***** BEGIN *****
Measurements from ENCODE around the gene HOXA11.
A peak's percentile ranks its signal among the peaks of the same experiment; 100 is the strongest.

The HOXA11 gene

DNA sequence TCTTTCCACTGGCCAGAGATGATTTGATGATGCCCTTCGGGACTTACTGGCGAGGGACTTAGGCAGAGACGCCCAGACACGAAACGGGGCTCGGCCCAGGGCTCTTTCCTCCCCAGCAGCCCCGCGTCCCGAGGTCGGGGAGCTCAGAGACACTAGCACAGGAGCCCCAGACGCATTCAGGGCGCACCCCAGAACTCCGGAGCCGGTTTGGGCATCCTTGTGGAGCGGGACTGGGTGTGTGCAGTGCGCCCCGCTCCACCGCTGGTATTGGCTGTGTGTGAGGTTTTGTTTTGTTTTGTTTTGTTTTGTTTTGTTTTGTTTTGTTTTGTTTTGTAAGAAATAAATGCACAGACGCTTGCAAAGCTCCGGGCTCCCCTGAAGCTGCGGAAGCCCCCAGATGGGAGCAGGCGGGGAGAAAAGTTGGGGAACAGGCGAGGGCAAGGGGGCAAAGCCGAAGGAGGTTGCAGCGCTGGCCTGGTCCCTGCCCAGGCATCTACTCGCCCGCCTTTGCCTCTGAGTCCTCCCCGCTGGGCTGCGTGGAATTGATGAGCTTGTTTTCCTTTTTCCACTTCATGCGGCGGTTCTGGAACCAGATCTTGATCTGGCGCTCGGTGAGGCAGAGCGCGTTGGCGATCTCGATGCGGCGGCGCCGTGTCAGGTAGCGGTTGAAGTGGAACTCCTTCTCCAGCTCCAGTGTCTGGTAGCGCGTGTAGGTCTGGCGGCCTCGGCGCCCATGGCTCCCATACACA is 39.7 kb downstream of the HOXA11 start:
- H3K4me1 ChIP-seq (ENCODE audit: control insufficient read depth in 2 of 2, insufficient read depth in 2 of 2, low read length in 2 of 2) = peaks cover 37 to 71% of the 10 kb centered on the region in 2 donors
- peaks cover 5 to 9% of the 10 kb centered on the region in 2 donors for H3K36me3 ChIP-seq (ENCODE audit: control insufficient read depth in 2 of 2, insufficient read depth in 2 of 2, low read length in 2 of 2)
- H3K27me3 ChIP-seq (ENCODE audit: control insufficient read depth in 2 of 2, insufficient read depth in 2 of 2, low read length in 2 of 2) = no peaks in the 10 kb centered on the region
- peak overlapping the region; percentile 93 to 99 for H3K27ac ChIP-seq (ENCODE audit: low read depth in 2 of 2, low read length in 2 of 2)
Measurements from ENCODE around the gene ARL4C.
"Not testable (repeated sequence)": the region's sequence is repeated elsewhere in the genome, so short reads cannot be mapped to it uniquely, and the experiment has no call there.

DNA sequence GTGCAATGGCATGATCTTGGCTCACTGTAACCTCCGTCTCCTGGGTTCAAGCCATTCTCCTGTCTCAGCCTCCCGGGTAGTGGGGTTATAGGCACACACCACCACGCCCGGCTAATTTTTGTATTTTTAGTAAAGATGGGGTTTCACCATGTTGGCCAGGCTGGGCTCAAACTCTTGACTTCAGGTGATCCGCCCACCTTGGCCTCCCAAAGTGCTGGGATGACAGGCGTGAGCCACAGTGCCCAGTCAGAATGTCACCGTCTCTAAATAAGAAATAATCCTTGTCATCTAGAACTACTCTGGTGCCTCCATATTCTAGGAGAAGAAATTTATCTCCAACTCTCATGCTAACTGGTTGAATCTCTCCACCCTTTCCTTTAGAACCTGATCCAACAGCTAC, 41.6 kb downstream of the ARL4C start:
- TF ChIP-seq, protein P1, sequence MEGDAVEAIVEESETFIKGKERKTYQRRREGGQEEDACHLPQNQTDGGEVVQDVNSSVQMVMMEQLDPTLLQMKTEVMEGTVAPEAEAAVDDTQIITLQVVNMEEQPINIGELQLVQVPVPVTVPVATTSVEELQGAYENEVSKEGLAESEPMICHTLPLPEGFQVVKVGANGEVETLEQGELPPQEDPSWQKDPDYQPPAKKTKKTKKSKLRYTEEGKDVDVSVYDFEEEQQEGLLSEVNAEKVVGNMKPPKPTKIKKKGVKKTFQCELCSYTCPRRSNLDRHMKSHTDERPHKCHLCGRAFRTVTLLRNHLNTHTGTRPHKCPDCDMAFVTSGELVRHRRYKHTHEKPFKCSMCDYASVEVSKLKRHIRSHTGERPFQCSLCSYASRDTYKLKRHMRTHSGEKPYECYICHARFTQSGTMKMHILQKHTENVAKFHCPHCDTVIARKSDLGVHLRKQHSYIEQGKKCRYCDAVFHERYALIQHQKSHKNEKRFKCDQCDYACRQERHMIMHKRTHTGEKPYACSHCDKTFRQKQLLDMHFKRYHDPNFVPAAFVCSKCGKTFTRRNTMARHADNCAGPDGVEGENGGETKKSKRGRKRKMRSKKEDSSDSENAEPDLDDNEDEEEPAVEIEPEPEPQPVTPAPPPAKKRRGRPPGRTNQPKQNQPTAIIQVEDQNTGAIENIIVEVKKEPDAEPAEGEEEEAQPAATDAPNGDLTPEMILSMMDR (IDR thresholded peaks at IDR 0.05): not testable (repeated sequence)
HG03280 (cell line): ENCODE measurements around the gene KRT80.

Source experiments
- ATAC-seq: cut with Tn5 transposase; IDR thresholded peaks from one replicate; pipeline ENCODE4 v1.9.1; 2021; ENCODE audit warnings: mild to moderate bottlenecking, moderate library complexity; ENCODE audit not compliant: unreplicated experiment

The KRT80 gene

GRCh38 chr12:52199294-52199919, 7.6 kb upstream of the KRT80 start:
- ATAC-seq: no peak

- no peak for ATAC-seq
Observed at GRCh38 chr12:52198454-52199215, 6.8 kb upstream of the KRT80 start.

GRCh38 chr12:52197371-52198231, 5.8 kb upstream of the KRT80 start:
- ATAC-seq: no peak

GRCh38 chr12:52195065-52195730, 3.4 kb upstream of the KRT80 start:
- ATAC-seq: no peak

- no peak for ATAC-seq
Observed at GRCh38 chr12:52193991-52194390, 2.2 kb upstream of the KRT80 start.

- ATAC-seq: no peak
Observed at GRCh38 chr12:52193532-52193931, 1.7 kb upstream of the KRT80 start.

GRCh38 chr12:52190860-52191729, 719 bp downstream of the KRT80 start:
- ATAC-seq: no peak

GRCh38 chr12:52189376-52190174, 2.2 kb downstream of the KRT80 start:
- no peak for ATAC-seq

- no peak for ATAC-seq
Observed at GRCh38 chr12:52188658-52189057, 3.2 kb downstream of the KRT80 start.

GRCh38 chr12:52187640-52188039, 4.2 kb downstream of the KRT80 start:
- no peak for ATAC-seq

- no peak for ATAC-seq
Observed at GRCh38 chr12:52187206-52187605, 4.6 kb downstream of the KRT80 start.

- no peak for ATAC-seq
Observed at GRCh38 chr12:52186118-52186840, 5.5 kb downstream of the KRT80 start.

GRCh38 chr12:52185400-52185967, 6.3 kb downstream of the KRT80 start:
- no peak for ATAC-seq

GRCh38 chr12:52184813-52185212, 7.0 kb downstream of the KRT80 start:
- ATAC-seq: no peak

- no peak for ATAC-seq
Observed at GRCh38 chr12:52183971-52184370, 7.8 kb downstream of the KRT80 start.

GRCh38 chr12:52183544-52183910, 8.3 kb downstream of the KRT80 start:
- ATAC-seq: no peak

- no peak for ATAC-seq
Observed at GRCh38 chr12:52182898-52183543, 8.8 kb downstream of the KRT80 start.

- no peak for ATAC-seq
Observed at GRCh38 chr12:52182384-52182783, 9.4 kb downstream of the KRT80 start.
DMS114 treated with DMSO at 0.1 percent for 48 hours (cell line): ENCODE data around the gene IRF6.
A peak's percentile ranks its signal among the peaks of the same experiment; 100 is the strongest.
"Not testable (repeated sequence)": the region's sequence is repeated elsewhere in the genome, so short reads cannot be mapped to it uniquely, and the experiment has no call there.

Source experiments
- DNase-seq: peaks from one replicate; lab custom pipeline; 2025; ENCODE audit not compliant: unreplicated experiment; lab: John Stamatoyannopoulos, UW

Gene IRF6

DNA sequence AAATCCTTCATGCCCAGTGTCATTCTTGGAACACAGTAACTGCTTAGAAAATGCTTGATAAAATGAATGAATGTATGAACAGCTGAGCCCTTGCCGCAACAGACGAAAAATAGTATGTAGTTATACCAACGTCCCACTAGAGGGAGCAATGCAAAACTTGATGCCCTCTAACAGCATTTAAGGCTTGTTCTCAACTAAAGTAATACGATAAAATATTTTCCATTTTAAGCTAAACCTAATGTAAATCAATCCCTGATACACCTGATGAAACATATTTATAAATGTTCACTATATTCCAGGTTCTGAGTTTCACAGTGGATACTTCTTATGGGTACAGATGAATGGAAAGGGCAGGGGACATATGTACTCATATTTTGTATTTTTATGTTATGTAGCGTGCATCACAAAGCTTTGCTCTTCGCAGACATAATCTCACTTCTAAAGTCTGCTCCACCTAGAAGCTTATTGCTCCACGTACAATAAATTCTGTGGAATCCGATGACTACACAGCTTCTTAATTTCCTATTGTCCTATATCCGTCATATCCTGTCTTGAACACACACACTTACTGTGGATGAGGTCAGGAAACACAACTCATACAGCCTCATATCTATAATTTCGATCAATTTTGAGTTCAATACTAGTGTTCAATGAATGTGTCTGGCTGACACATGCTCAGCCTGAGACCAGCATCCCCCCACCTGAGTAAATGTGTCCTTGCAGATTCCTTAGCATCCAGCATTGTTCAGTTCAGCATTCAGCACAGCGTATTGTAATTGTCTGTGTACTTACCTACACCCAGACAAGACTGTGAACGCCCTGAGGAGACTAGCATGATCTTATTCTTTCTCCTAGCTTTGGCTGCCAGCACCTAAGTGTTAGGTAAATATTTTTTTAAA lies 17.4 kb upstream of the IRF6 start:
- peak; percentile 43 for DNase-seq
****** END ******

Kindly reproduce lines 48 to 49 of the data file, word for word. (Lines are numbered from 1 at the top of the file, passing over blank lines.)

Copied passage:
- ATAC-seq: no peak

- no peak for ATAC-seq